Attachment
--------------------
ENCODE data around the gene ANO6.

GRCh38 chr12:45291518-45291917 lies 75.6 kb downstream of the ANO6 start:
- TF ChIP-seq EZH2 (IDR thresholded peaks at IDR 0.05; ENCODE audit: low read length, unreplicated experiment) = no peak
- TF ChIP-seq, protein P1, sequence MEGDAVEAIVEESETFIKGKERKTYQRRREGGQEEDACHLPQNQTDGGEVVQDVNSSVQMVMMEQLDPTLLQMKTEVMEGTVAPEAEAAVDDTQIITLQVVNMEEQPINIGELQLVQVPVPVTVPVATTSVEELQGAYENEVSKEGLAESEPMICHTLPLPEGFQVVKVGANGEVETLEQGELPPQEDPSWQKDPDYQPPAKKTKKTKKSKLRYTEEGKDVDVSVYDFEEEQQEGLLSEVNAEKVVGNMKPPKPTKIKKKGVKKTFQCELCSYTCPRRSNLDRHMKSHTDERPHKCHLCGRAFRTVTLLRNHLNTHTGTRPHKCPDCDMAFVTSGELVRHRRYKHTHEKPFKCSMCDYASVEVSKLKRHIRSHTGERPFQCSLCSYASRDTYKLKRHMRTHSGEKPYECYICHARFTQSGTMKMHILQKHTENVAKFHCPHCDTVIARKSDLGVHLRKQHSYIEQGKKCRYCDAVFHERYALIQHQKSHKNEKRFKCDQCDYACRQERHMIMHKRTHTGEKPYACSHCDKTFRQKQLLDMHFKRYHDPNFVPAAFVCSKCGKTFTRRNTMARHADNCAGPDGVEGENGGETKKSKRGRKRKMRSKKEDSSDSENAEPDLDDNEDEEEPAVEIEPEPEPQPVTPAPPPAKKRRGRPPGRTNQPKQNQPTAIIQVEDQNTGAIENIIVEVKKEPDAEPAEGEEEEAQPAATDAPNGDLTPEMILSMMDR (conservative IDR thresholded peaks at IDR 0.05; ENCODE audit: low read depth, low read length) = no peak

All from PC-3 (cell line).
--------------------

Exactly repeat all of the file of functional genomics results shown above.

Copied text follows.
ENCODE data around the gene ANO6.

GRCh38 chr12:45291518-45291917 lies 75.6 kb downstream of the ANO6 start:
- TF ChIP-seq EZH2 (IDR thresholded peaks at IDR 0.05; ENCODE audit: low read length, unreplicated experiment) = no peak
- TF ChIP-seq, protein P1, sequence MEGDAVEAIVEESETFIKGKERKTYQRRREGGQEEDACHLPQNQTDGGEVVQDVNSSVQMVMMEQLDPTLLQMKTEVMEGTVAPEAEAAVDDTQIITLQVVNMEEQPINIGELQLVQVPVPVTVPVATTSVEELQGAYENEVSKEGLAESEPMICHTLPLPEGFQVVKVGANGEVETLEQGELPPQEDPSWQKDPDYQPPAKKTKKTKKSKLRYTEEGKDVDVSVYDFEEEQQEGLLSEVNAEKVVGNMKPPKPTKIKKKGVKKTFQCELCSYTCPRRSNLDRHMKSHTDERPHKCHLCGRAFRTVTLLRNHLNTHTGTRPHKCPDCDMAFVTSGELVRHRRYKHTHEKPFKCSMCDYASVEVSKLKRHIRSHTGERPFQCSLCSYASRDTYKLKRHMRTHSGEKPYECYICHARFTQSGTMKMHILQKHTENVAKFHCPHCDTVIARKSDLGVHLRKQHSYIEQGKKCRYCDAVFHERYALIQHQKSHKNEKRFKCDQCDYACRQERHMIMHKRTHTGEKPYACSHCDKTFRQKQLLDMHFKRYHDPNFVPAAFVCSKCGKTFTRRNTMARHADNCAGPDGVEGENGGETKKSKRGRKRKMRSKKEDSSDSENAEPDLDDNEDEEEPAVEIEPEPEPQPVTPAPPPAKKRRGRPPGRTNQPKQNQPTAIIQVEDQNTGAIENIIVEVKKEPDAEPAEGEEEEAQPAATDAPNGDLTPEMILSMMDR (conservative IDR thresholded peaks at IDR 0.05; ENCODE audit: low read depth, low read length) = no peak

All from PC-3 (cell line).